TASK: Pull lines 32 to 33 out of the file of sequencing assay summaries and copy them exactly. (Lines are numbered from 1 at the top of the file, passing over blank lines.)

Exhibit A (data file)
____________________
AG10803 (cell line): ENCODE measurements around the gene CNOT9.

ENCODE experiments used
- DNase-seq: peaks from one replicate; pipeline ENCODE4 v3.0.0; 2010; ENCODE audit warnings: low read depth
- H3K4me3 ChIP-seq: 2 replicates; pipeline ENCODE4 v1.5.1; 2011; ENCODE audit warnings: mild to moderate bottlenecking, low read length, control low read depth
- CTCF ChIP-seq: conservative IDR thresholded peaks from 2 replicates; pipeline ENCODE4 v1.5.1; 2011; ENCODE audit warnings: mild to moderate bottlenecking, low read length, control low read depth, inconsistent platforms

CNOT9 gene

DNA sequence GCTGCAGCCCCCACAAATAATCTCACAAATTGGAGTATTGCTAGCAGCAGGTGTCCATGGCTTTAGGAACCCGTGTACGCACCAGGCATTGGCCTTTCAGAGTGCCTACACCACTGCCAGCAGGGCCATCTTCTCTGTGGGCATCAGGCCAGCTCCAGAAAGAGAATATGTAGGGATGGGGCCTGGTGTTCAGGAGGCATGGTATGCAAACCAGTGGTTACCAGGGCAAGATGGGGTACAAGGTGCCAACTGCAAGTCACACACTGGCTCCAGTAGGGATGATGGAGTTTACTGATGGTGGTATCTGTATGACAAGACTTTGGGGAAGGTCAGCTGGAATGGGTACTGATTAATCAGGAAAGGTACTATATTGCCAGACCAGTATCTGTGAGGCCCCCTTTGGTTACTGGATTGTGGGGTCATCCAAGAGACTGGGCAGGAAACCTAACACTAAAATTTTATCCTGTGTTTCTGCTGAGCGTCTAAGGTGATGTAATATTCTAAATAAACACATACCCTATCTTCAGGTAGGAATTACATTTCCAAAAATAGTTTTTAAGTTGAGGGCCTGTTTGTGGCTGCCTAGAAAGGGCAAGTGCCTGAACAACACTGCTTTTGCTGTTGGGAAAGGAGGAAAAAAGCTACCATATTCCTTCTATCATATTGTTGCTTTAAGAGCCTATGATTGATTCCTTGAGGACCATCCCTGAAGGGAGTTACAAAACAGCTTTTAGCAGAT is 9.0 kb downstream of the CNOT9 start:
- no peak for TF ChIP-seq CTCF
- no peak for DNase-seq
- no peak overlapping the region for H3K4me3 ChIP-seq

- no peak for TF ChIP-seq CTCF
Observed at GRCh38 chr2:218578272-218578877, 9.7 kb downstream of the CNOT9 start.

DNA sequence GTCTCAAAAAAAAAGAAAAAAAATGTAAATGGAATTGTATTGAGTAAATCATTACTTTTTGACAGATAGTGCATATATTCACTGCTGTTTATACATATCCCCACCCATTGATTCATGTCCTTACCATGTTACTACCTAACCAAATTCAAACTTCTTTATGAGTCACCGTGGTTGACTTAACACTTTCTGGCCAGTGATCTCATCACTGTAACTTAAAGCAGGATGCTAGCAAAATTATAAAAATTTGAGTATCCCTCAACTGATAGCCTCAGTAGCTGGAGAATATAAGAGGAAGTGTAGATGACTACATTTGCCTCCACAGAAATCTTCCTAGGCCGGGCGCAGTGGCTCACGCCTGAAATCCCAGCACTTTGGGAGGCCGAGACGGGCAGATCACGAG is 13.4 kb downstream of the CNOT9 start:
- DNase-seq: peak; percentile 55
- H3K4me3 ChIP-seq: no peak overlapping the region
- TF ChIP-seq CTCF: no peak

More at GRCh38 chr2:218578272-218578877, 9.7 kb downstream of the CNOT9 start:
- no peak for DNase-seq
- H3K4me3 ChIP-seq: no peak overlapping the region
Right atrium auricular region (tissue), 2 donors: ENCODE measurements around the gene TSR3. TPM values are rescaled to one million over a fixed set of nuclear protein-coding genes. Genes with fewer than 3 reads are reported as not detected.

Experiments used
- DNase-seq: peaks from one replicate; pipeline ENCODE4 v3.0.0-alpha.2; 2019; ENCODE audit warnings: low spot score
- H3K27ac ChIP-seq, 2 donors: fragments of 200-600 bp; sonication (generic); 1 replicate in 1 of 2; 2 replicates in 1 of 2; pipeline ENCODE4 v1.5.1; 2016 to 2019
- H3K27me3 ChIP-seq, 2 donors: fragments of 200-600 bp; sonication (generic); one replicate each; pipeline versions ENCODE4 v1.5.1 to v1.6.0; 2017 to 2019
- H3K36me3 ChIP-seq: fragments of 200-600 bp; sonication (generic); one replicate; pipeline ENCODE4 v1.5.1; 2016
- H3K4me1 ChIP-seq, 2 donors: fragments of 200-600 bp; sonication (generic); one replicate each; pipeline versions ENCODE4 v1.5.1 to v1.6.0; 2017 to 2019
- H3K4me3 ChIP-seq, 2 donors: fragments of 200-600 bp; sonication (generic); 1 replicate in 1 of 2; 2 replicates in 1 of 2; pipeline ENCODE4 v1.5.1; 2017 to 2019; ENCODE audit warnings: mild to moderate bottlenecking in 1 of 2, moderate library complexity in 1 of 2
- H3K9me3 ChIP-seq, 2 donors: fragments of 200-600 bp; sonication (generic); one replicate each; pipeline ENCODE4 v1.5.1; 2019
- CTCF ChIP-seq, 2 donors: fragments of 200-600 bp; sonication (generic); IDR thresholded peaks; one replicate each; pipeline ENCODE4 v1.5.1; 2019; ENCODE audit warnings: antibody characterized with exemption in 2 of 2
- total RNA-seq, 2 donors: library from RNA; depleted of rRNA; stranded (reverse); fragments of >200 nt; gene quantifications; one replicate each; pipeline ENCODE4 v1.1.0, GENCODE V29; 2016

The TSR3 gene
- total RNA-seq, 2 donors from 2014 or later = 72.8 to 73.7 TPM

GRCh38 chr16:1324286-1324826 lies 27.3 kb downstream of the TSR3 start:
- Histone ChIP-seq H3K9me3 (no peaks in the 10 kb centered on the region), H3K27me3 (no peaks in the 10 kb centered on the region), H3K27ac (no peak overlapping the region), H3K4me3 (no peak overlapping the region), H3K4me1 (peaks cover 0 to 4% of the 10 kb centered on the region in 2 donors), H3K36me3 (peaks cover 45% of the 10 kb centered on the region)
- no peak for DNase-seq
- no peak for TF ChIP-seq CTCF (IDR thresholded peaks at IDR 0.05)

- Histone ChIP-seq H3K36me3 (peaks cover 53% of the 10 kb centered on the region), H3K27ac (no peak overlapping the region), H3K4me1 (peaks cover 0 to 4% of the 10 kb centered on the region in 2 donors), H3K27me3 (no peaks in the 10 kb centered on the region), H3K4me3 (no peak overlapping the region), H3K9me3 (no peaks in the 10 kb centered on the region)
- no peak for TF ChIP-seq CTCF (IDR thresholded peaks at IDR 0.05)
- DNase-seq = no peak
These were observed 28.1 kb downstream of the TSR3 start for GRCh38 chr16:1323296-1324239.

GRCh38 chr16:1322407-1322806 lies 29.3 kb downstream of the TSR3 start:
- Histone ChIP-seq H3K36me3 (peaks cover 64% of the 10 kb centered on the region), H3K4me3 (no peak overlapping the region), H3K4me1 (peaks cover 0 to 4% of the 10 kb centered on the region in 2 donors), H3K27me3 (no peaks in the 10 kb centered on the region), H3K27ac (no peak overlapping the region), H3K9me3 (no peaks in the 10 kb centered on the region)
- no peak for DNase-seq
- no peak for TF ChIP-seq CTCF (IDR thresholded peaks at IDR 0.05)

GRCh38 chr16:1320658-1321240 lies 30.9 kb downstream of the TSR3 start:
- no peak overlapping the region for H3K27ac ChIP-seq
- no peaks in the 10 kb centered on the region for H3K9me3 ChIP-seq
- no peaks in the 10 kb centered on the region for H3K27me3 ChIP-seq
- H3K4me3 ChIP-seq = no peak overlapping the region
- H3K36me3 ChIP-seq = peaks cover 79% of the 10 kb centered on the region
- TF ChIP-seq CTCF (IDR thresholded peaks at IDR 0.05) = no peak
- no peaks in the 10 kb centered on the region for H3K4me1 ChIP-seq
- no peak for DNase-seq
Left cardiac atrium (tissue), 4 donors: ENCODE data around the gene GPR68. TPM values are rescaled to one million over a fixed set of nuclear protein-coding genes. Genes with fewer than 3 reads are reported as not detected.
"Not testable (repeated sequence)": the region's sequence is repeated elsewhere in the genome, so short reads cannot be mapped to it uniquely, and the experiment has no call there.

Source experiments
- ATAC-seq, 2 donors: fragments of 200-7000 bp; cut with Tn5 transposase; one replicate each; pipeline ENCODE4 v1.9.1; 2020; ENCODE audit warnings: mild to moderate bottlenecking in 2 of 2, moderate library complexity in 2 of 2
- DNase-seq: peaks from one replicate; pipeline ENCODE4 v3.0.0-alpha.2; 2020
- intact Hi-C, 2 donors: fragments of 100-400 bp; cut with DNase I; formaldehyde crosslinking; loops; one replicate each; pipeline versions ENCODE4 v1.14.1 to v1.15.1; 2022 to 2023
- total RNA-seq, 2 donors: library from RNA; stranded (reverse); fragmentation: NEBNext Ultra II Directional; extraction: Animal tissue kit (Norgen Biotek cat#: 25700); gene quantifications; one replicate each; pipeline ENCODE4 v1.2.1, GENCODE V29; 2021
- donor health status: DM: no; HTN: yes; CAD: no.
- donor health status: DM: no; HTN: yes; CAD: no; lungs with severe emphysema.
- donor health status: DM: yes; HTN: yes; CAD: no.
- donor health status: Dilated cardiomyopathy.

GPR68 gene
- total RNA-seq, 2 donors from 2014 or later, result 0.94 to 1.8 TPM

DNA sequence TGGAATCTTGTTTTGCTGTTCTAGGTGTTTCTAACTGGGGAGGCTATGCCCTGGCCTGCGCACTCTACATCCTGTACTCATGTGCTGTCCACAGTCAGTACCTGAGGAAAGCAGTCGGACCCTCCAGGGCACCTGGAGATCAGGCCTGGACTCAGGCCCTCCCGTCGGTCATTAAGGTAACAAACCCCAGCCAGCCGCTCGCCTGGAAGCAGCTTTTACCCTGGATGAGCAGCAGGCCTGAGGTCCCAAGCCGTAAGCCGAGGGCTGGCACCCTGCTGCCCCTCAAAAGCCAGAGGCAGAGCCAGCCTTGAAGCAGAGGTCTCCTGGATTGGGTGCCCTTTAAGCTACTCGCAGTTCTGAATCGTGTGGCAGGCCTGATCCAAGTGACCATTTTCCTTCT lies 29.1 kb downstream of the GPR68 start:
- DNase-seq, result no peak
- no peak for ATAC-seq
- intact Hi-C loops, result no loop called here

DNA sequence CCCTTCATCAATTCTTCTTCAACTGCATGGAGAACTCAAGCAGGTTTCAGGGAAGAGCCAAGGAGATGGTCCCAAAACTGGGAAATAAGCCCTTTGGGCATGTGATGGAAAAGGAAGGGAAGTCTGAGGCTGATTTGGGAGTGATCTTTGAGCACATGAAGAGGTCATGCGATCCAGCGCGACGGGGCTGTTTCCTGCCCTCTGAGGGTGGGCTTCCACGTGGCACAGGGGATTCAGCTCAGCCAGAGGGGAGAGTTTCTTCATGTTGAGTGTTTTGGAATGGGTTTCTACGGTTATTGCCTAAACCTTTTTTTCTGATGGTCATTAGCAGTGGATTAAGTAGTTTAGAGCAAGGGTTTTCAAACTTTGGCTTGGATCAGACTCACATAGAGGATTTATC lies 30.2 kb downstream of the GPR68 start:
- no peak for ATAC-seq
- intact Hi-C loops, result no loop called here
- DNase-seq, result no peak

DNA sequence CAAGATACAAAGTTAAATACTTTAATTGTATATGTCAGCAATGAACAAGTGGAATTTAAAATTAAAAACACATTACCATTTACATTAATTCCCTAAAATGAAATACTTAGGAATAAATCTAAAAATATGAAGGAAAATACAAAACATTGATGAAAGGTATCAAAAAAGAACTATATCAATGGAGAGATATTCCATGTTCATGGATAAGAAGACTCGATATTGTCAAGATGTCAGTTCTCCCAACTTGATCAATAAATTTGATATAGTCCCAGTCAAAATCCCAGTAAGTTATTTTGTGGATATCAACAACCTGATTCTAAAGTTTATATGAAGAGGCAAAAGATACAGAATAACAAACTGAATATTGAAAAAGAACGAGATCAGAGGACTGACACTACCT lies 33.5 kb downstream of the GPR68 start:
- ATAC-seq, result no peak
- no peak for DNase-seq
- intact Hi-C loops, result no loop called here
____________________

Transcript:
- total RNA-seq, 2 donors from 2014 or later = 72.8 to 73.7 TPM

GRCh38 chr16:1324286-1324826 lies 27.3 kb downstream of the TSR3 start: